Facebook Open-Sources Deep Learning Project Torchnet

by Dylan Raithel on Jul 27, 2016 |

Facebook published an academic paper and blog detailing the Lua-based Torchnet, it's new open-source project centered around deep learning and built on the previously open-sourced Torch library.

Laurens van der Maaten of the Facebook Artificial Intelligence Research laboratory (FAIR) noted in an interview that it can be applied to things like image recognition, natural language processing, and that its approach is similar to the Blocks and Fuel Python libraries for the Theano framework. He also noted:

It makes it really easy to, for instance, completely hide the costs for I/O [input/output], which is something that a lot of people need if you want to train a practical large-scale deep learning system.

The abstractions provided via Torchnet are reportedly not limited to Torch and can be applicable to Caffe and TensorFlow because Torchnet makes few assumptions about the underlying learning framework.

The Torch-7-based Torchnet reportedly provides reusable abstractions and boilerplate logic around things like asynchronous data loading and multi-GPU computations for machine learning. Torch 7 is built in Lua and is for algebraic computations on CPU using OpenMP/SSE, and on GPU via CUDA architectures. According to FAIR, Torch 7 is one of the primary frameworks for research in deep machine learning. FAIR envisions Torchnet as a community-driven, plugin-based platform. On the motivations and vision for the Torchnet project, FAIR noted that:

The open source Torch already has a very active developer community that has created packages for optimization, manifold learning, metric learning, and neural networks, among other things. Torchnet builds on this, and it is designed to serve as a platform to which the research community can contribute, primarily via plugins that implement machine-learning experiments or tools...We envision Torchnet to become a community-owned platform that, next to the core implementation of Torchnet, provides a collection of subpackages in the same way that Torch does.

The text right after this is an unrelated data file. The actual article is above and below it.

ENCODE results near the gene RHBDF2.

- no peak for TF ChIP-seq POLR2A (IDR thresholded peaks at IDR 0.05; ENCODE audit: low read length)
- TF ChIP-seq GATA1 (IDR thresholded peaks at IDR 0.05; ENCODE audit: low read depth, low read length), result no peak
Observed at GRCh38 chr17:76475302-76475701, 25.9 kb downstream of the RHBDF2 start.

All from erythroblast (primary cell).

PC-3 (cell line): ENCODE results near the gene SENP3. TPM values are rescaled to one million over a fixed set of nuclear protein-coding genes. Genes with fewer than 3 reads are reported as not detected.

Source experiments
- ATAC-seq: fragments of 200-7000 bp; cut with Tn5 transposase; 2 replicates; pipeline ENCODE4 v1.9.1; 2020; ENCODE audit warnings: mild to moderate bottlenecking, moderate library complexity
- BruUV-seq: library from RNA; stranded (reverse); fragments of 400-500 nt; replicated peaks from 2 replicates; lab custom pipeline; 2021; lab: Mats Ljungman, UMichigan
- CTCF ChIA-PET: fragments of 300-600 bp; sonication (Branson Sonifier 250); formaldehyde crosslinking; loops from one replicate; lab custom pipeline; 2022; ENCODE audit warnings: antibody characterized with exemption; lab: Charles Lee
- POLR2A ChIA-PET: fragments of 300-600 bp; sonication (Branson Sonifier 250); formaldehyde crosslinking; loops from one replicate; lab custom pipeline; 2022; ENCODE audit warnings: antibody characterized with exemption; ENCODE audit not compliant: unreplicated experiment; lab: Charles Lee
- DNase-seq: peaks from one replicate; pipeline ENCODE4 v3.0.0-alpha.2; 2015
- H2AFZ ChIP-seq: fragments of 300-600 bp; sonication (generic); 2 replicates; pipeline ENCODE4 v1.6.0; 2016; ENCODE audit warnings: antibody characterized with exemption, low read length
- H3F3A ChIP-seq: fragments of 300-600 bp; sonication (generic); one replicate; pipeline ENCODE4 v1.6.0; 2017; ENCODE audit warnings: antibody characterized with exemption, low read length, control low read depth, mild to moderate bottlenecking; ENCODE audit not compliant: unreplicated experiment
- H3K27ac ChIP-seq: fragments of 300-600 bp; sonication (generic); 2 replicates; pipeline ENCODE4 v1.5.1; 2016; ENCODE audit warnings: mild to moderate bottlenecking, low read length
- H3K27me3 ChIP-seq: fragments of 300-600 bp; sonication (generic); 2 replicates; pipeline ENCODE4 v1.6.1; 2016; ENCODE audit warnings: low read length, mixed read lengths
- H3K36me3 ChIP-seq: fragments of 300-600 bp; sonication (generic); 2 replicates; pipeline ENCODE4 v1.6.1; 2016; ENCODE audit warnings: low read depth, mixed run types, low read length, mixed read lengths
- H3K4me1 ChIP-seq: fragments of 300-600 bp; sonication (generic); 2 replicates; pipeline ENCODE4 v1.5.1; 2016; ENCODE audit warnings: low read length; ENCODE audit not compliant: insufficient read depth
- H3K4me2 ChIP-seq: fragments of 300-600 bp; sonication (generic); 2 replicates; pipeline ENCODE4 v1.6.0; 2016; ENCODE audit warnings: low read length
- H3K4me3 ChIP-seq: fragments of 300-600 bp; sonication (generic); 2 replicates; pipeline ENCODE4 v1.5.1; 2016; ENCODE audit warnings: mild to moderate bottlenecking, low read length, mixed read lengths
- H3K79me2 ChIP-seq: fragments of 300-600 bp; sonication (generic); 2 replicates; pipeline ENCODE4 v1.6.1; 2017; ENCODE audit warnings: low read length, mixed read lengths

According to FAIR's paper, Torchnet applies five main abstractions that allow for efficient reuse and optimization that would have otherwise been custom-code for any number of projects. The Dataset abstraction provides the number of samples in the dataset and a get() function that returns samples. The DatasetIterator abstraction allows for looping over the dataset and manages asynchronous parallelism. The Engine abstraction implements the interaction between a model, a DatasetIterator and loss function, as well as a training and testing function. The Engine also provides hooks for users to inject experiment-specific code such as performance Meters. Implementing the hooks as closures reportedly allows Torchnet to share logic between code that is used for training and testing models. The Meter abstraction typically implements two functions, an add(output, target) function and value() function. Meters provide the ability to measure performance properties such as:

the time needed to perform a training epoch, the value of the loss function averaged over all examples, the area under the ROC curve of a binary classifier, the classification error of a multi-class classifier, the precision and recall of a retrieval model, or the normalized discounted cumulative gain of a ranking algorithm.

Lastly, the Log abstraction provides the ability to output raw text or JSON logging of the experiment.

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